The second class of receptor has the most drugs for it (L-DOPA, LSD, morphine and its fellow narcotics, etc. etc. ).  We’d love to know more about their structure, but the fact that they pass through the membrane 7 times means that the parts going through the membrane (which is basically all lipid) can’t be removed from the membrane without destroying the actual 3 dimensional shape of the protein (which is what drug chemists, biochemists, etc. etc.) are interested in.  All sorts of tricks have been applied, but even as of 7/10 the structures of only 5 of them were known (Nature vol. 466 pp. 544 ’10).

Now we’ve got a lot of drugs which bind to the 7 transmembrane class (7TM from now on).  All of these drugs bind to 7TMs which themselves bind rather small molecules (dopamine, norepinephrine, serotonin etc. etc.).  But some 7TM receptors bind peptides — the most famous is met-enkephalin, the brain’s endogenous morphine.  Many of these peptides bound are large — somatostatin (14 amino acids), neuropeptide Y (36 amino acids), galanin (29 amino acids).  The list goes on.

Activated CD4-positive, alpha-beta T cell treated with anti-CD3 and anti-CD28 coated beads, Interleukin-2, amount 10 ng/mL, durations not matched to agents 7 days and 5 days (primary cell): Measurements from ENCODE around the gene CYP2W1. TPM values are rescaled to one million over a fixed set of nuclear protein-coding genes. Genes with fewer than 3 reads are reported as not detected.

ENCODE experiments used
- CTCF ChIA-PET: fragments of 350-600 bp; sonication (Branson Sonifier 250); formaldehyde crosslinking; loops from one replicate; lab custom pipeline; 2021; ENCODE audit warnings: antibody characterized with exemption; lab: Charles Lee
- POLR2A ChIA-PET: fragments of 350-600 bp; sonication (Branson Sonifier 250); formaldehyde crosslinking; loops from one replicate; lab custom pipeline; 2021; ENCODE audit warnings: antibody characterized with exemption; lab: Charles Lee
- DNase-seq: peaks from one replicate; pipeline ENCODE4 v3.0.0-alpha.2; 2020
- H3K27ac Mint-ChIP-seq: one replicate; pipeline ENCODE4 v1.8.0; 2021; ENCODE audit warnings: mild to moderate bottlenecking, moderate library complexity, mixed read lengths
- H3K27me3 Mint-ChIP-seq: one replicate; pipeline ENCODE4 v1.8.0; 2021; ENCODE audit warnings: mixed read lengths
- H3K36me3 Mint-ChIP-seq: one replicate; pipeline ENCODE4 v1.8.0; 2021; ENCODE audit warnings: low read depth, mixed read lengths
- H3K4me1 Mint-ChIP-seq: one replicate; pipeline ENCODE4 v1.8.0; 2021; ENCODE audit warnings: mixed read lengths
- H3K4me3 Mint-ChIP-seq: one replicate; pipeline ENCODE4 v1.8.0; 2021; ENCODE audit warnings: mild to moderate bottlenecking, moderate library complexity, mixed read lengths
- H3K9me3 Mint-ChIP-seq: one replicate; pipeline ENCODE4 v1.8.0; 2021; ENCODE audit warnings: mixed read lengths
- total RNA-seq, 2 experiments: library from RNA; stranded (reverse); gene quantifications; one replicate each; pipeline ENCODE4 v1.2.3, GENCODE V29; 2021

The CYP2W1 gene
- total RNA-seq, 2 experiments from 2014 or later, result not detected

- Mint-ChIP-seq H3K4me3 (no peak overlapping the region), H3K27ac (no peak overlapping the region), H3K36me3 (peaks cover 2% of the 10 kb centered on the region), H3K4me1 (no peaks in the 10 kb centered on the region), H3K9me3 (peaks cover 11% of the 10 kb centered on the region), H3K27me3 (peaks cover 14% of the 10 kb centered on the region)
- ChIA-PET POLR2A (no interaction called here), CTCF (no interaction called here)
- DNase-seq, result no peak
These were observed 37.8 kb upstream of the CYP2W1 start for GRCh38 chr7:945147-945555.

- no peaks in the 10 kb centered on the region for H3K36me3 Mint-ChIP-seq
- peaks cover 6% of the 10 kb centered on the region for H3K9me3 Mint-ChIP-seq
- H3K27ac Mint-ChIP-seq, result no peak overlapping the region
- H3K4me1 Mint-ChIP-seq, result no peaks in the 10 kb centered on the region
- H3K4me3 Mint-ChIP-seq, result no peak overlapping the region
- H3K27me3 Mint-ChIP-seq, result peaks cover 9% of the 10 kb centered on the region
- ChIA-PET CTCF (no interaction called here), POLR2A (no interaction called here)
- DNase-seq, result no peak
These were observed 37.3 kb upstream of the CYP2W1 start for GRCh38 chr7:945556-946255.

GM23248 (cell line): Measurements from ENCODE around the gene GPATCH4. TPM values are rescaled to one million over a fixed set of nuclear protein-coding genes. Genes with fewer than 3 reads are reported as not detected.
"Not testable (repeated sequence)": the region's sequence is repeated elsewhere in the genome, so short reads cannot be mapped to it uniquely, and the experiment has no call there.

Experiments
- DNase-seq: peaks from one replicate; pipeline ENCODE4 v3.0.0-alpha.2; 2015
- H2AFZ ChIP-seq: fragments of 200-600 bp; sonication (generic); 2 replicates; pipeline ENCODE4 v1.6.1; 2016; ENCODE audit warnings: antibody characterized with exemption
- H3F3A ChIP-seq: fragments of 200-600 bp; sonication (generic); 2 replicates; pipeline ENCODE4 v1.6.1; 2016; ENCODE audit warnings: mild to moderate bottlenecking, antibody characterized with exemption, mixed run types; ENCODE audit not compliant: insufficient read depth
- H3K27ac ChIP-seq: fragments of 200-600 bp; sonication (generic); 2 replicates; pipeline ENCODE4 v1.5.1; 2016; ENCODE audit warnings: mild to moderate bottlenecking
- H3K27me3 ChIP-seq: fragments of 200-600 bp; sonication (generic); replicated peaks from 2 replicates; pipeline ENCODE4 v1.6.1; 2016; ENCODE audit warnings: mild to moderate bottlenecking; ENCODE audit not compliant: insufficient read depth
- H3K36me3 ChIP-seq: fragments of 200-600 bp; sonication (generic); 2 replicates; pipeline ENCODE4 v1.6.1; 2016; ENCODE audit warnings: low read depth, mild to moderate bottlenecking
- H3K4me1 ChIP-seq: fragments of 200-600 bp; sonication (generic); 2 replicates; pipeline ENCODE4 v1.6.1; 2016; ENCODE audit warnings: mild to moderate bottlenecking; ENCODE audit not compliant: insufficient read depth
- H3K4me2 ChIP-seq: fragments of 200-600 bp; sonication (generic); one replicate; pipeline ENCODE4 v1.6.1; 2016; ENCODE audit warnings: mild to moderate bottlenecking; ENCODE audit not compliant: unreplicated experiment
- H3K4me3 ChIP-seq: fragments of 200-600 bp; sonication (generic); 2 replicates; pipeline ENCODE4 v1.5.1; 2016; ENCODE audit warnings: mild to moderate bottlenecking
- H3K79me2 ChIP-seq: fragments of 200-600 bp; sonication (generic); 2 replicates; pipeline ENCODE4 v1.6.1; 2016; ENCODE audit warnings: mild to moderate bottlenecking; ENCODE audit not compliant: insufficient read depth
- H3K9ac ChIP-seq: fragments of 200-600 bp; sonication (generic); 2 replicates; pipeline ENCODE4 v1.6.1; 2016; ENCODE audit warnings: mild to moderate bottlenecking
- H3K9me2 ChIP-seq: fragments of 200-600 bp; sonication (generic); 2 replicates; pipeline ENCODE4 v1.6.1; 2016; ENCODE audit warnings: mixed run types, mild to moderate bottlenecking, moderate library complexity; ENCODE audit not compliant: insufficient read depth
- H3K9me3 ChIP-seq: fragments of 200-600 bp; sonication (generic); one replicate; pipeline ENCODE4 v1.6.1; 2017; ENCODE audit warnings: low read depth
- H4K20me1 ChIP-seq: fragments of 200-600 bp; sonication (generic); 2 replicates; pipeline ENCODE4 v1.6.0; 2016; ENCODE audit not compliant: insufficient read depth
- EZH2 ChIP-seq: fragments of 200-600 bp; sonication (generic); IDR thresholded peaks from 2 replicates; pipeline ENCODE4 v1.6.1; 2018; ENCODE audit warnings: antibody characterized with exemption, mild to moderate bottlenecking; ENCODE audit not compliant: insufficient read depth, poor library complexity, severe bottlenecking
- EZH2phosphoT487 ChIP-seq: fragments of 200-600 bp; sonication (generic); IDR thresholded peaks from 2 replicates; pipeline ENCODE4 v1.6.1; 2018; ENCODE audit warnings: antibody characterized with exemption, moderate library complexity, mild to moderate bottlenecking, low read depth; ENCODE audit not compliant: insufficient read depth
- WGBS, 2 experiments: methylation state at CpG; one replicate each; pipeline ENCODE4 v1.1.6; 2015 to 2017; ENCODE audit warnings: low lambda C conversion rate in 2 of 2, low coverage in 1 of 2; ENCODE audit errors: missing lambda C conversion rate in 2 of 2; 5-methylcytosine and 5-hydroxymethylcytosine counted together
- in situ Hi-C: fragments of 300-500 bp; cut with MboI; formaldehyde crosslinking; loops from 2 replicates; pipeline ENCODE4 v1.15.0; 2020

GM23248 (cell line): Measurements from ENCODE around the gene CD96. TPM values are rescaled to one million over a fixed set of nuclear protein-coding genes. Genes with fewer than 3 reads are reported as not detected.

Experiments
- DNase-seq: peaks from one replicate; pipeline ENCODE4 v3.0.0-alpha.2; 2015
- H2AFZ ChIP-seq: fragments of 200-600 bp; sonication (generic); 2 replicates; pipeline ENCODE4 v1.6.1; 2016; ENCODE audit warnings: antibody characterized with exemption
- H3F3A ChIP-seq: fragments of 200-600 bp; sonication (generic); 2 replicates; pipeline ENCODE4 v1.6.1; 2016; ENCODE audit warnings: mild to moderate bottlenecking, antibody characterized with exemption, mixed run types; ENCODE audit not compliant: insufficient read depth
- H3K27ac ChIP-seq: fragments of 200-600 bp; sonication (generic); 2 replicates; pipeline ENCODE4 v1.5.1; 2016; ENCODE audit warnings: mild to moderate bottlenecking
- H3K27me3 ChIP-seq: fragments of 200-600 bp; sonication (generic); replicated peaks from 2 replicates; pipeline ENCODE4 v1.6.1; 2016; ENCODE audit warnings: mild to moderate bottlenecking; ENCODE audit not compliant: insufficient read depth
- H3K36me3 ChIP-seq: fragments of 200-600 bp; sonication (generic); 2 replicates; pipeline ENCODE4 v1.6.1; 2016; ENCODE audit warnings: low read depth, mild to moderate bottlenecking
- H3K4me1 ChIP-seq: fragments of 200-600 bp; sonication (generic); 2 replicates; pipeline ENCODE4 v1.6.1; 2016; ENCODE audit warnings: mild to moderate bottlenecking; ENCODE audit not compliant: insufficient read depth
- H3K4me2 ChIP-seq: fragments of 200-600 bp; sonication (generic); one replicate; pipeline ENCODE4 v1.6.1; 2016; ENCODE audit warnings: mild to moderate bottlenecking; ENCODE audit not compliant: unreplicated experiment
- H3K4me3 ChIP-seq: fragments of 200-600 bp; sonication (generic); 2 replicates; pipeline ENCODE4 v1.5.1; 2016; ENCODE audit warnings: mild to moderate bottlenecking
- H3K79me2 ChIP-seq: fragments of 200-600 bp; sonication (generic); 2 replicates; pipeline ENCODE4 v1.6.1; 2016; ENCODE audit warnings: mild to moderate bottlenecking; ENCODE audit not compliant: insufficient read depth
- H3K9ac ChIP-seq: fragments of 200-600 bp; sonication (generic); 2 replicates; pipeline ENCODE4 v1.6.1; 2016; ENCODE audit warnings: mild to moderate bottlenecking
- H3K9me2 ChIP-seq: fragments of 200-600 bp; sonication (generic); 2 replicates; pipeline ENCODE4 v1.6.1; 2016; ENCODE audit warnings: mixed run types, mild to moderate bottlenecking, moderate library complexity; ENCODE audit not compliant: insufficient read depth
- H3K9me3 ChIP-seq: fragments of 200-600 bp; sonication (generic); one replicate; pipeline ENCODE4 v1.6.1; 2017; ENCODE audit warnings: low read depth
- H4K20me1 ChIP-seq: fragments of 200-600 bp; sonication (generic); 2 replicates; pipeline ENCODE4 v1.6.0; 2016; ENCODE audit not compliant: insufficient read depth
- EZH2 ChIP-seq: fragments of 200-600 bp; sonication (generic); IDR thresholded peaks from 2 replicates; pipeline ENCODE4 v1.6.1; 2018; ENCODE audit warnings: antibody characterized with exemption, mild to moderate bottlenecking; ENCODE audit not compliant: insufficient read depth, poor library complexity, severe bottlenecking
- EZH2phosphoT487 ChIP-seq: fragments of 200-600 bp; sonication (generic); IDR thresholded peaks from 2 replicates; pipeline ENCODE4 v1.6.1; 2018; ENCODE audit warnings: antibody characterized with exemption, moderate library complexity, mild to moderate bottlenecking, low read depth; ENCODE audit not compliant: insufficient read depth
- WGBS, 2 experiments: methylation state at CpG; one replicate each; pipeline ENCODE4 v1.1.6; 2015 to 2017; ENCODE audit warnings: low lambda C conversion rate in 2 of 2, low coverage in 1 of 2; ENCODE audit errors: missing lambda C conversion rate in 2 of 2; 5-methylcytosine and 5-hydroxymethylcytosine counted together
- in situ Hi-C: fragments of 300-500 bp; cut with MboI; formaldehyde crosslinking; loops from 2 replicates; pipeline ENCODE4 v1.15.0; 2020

Making drugs which interact with these 7TM polypeptide receptors is easy in cell culture (where you just throw stuff at the receptor and watch what happens). Getting them into the brain is another matter.  Something called the blood brain barrier (aka BBB, to be discussed in another post) keeps everything out of the brain with a molecular mass of more than 400 daltons (about 4 amino acids).  Aside: that’s why I’ve always found statements about blood levels of endorphins and enkephalins rather hilarious — you can give them intravenously, but they don’t get into the brain.  While exercise may make you feel good, and cause a rise in ‘endolphins’  (see Meryl Streep in Postcards from the Edge) in your blood, the first doesn’t follow from the second.